That was quite possible, and indeed it had been pencilled in as one possible path to take: it is also the primary reason there were two Voyagers in the first place. The plan was that after Saturn the probes would diverge, one going to Uranus and Neptune, the other going on to Pluto - the orbital mechanics didn't allow a single probe to go on to all three but you could still choose between the two alternatives.

          As it turned out Titan looked too interesting in the initial Voyager 2 findings, so Voyager 1 was diverted to try (and largely fail) to find out more. After that the option was gone.

        2. Yag
          Pint

          Re: "no-one would be mad enough to send out a probe off into that direction. "

          Never underestimate boffins. Cheers to all of them!

    3. Lars Silver badge
      Happy

      Re: Jesus!

      Yes, but I am also slightly distressed by the fact that parts of my wife are less interesting than Pluto. Anybody out there with problems like that.

      1. x 7

        Re: Jesus!

        "parts of my wife are less interesting than Pluto. Anybody out there with problems like that."

        Not since I engineered my wife into divorcing me.

        Now I can look at or visit interesting parts any time I wish .

  5. Destroy All Monsters Silver badge
    Holmes

    Deconvolution?

    Gimp > Filters > Enhance > Sharpen

    I guess that's the one. As it runs the heat diffusion process in reverse, which is not uniquely determined, artifacts may appear indeed.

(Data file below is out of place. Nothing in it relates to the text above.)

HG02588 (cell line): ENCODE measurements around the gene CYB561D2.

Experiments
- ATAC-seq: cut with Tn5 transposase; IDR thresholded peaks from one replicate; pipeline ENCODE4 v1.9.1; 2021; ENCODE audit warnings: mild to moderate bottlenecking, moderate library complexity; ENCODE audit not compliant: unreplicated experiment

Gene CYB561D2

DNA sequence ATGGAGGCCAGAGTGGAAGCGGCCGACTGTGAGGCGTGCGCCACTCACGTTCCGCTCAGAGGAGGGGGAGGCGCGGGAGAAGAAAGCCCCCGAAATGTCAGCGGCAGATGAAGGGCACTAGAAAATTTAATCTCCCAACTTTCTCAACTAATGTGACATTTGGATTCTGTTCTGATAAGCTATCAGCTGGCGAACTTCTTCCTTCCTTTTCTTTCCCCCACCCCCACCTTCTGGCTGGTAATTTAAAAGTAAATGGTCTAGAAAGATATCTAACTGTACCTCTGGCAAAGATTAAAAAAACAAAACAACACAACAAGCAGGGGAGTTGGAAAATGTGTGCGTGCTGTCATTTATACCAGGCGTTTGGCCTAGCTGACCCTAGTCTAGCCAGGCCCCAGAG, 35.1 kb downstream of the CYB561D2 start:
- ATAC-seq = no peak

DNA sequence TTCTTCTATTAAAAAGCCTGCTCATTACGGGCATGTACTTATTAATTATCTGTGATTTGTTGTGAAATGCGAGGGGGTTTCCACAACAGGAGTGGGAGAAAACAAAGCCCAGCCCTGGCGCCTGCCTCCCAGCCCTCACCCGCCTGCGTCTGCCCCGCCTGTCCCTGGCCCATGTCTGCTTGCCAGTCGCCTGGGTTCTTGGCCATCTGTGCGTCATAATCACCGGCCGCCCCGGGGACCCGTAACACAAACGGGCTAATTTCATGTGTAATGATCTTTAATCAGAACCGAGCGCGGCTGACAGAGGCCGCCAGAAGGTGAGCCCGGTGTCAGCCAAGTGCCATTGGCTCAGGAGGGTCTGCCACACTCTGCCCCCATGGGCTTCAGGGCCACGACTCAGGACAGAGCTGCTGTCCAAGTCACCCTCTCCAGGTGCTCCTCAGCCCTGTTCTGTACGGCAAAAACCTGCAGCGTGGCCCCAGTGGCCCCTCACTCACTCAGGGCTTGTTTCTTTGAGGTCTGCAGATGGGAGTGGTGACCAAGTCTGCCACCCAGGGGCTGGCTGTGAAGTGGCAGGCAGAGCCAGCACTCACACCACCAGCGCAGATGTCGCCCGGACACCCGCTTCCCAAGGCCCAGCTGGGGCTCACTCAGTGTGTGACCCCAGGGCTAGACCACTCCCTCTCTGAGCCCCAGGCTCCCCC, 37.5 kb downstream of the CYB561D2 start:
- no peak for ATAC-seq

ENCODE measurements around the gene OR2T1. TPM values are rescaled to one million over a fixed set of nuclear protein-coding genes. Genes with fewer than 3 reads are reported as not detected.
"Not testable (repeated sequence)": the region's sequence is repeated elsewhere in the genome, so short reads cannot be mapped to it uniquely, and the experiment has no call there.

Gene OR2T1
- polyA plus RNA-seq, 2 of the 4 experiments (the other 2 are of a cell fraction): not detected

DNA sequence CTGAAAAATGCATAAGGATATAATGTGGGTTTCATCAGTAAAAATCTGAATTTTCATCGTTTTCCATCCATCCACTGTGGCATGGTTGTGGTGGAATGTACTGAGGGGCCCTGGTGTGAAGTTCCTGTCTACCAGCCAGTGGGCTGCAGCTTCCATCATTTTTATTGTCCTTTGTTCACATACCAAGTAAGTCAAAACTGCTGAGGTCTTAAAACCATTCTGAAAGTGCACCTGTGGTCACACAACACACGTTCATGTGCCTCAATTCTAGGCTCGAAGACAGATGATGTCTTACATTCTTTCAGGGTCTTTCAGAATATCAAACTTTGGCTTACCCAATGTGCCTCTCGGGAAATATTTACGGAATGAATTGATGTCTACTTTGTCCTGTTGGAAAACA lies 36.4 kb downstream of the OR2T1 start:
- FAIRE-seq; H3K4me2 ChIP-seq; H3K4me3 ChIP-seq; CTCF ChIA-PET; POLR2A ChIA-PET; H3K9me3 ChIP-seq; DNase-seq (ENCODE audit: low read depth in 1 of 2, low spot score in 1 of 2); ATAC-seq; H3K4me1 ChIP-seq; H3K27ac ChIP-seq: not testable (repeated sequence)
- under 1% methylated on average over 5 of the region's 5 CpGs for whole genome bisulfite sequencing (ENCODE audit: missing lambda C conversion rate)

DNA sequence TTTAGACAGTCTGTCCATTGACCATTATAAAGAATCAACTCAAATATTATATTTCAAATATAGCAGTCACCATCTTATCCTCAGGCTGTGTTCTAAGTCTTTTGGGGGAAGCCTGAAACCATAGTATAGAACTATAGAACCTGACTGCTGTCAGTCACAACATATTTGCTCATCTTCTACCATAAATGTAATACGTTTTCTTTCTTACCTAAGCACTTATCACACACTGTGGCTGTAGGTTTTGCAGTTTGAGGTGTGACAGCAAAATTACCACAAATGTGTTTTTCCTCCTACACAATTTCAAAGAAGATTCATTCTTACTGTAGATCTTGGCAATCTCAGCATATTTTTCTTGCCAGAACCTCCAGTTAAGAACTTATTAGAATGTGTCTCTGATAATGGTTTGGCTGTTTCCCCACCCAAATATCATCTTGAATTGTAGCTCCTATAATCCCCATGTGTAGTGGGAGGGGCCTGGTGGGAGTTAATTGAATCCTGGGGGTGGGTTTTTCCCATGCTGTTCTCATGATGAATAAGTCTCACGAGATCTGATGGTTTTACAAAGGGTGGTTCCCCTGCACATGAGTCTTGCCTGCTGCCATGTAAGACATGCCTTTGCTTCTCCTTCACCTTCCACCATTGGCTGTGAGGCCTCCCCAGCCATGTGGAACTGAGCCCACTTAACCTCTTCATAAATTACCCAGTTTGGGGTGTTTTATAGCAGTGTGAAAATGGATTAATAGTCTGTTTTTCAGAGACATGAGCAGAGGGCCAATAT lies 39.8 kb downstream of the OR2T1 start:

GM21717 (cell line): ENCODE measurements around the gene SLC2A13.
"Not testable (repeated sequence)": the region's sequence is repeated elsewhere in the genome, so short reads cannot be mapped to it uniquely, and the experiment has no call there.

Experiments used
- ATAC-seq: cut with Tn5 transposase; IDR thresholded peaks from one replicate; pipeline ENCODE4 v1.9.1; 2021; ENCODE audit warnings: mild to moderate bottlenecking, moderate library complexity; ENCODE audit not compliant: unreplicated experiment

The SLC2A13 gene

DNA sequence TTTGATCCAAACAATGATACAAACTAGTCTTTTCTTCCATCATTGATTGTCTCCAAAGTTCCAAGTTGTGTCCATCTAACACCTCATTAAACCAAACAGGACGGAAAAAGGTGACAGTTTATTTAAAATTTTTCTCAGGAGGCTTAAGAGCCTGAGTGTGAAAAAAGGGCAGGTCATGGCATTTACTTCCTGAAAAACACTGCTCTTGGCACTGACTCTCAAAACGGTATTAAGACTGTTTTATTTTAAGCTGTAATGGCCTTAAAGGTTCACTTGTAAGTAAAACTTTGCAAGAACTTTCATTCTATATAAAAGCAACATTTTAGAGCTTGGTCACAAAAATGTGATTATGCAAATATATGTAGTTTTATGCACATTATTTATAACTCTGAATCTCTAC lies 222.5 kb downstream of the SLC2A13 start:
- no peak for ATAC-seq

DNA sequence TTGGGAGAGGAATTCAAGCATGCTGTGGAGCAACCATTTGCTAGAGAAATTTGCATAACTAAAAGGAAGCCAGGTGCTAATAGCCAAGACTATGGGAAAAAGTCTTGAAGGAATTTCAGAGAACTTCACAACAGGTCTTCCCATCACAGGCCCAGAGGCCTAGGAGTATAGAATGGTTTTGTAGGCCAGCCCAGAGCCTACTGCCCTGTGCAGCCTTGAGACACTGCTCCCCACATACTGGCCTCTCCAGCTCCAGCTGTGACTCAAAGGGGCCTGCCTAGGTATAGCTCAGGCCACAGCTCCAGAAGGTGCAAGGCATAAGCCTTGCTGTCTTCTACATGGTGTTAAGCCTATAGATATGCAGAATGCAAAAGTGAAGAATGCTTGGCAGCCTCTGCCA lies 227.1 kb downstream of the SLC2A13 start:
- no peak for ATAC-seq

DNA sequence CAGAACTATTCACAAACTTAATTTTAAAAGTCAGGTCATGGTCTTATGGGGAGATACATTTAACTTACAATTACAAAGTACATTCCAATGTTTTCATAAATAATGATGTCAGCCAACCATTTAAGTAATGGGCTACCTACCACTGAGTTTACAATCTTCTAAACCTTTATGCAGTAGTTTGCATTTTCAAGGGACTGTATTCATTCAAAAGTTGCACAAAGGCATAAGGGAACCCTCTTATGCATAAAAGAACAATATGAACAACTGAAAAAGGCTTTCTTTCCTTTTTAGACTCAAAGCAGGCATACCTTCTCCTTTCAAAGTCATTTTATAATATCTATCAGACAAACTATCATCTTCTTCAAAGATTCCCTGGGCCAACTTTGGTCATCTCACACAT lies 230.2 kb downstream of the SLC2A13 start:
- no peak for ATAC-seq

1. Paul Crawford Silver badge
      Boffin

      Re: Deconvolution?

      If you know the camera's point-spread function accurately, which I assume the guys who built the probe did, you can deconvolve the received image with the point-spread function.

      It makes more sense in the frequency domain (plus phase) where the deconvolution process consists of dividing the image spectrum by the camera's "low pass filter" effect to restore the original image. This, of course, is not as easy as it sounds for various reasons:

      1) There is noise in the image (both random and quantisation due to A/D converters). This gets magnified seriously wherever the camera has poor spatial resolution.

      2) If there are nulls in the camera's response you have irrecoverably lost that information.

      3) You might be trying to compensate for two effects - the camera's response and the movement of the system.

      4) Errors in the above can become artefacts.

  6. Malc

    I for one...

    Has anyone welcomed our new (slightly) higher rise pics overlords yet?

    Just thought I'd check.

  7. x 7

    "Pluto's system is a fairly chaotic one."

    Surely, pedantically, that means it isn't a system? If there is chaos, there can be no system

    1. Richard 12 Silver badge

      Nope, chaos is a very specific thing

      It's not randomness.

      A Chaotic system is one that is very sensitive to initial conditions.

      For example, if a moon is 1m away from where you think it is, in a few orbits it'll be many km away from your prediction.

  8. Howard Hanek

    Thoughts Our Leaders May Be Having Seeing This

    No Chancellor Merkel you can not exile all the Greeks there........